That night, we returned to the hotel, and called a great meeting of the AsiaWheeling field team. We needed to reevaluate our plans. Lebanon was proving startlingly expensive, devastatingly touristy, and for one reason or another, we felt a pull to move on. With the marked exception of our meeting with Mueen and the Red Bull team, our interactions with the locals had been some of the most mediated, most predatory, and least pleasurable of the entire trip. The Lebanese food that we had looked forward to turned out to be a choice between swanky $20-per-plate type places, or cheap greasy street food, which consisted mostly of hidden French fries.

Frankly, I was fed up. I didn’t feel welcome. Furthermore, I felt that the way to be welcomed was to come and spend a lot of money. I thought back to the humble little city of Genshui, in southern  Yunnan, where we had been taken under the wing of that restaurant owner, and continued to return back to his shop for more feasts and long conversations, to meet his friends and family, to be brought into his life. And that fellow didn’t even speak English.

Everyone here spoke English. Despite that, for the first time in six months of rambling, we were consistently unable  to connect with the place in anything more than either the most superficial or most intellectually mediated way. I know, I know, dear reader, this is an atypical stance for your humble correspondents to take. And please don’t get me wrong. Lebanon is a beautiful country, just bursting with natural wonders and rich history. But I just don’t think it’s the place for AsiaWheeling.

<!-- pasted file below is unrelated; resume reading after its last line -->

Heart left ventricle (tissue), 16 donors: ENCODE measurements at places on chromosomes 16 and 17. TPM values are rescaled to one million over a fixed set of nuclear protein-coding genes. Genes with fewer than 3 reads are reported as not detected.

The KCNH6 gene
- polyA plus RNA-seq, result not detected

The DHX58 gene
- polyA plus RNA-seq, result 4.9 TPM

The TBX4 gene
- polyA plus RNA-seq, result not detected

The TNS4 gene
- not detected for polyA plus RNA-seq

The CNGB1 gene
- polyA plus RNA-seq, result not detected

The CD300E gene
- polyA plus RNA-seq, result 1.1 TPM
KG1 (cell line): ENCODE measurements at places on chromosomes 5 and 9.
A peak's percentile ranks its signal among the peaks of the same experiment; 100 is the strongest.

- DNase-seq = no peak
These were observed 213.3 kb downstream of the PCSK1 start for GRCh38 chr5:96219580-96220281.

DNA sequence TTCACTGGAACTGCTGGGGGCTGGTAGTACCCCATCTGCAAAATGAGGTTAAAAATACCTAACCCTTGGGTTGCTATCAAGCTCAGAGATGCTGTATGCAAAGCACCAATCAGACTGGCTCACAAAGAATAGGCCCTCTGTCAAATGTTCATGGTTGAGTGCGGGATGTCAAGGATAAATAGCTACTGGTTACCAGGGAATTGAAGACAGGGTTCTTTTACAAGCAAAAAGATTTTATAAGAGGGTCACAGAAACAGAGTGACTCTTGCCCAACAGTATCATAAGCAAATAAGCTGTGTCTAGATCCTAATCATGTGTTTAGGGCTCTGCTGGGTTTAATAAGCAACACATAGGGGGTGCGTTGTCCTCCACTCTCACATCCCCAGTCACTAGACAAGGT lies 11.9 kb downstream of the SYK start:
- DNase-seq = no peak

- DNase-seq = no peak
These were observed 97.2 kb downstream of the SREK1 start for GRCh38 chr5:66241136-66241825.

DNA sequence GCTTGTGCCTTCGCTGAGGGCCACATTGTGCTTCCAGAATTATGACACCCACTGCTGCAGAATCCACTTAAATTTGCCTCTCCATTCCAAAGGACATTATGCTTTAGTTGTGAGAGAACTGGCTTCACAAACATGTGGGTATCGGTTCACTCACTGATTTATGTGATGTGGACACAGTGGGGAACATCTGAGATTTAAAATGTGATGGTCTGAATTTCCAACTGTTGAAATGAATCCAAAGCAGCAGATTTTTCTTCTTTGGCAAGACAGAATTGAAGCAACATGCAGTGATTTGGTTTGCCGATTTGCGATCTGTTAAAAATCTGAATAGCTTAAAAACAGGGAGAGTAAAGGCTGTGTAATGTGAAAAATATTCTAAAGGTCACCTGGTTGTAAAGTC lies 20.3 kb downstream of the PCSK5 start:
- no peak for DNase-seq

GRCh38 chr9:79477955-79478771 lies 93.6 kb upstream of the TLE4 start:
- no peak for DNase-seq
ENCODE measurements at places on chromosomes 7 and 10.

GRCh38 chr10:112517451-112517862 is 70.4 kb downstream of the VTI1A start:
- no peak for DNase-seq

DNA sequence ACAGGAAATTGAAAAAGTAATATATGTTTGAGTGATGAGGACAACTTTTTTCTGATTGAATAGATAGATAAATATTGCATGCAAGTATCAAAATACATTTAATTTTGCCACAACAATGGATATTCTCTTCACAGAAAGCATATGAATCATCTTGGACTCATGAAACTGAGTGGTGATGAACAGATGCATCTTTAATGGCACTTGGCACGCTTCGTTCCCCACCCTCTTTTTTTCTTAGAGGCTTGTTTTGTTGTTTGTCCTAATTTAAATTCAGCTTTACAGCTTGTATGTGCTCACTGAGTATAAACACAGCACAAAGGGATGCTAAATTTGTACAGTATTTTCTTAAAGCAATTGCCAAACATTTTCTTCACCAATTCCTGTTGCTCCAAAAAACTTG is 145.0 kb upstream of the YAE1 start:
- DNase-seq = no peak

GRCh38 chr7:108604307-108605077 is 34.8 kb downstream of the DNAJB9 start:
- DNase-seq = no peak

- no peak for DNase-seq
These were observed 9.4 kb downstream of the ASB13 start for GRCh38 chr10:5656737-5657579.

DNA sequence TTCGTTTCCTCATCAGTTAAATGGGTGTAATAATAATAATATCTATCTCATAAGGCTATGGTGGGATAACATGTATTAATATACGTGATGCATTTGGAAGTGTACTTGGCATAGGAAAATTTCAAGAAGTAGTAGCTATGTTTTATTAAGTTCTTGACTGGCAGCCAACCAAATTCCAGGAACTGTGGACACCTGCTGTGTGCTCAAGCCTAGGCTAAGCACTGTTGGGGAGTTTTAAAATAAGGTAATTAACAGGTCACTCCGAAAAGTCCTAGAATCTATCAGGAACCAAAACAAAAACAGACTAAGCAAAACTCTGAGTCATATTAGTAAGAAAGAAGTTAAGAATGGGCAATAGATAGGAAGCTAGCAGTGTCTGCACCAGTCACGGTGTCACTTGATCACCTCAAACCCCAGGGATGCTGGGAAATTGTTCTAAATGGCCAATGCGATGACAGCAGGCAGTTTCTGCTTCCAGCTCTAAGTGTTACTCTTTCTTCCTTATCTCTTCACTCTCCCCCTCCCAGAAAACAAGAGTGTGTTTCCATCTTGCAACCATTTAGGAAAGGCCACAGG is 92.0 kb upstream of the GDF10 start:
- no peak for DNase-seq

It felt artificial, manufactured, and mediated. The men of this country are engaged in a never ending cycle of competition to see who has the fanciest car, who frequents the coolest night clubs, who has the best pair of acid-washed designer jeans, or the newest sunglasses. The women are so painted, so packaged, and so modified as to appear only partially organic life forms.

In an effort to gain Internet access, we inquired with the staff of the King George whether it would be possible to plug in our laptop to their network.  After Scott was shown various dead Ethernet connections on multiple floors of the hotel, Tony, George’s son invited him to sit on the steps outside their personal residence on floor two.  As the Internet trickled wirelessly, syncing emails and uploading posts to AsiaWheeling.com, shouts and hollers of domestic dispute flowed forth from the residence.  Business with family seemed tough, especially the hotel business.

Lebanon was an important place to visit, an awesome cultural and economic spectacle, but after about an hour of discussion, we decided it was time to go back to Syria, where we felt at home.


  1. susan beltramo | October 10th, 2010 | 3:13 pm

    Loving your blog recounting your adventures. Claudia, I wonder if you will share tales of your travels with the women’s group at SHP when you return??? Good luck to you all in your upcoming adventures. Susan Beltramo

  2. Nate | October 11th, 2010 | 9:42 am

    Great to hear some philosophizing. It takes savvy travelers to recognize when the experience leaves something to be desired, and I admire your audacity to address and rectify the situation. Best wishes for continued success!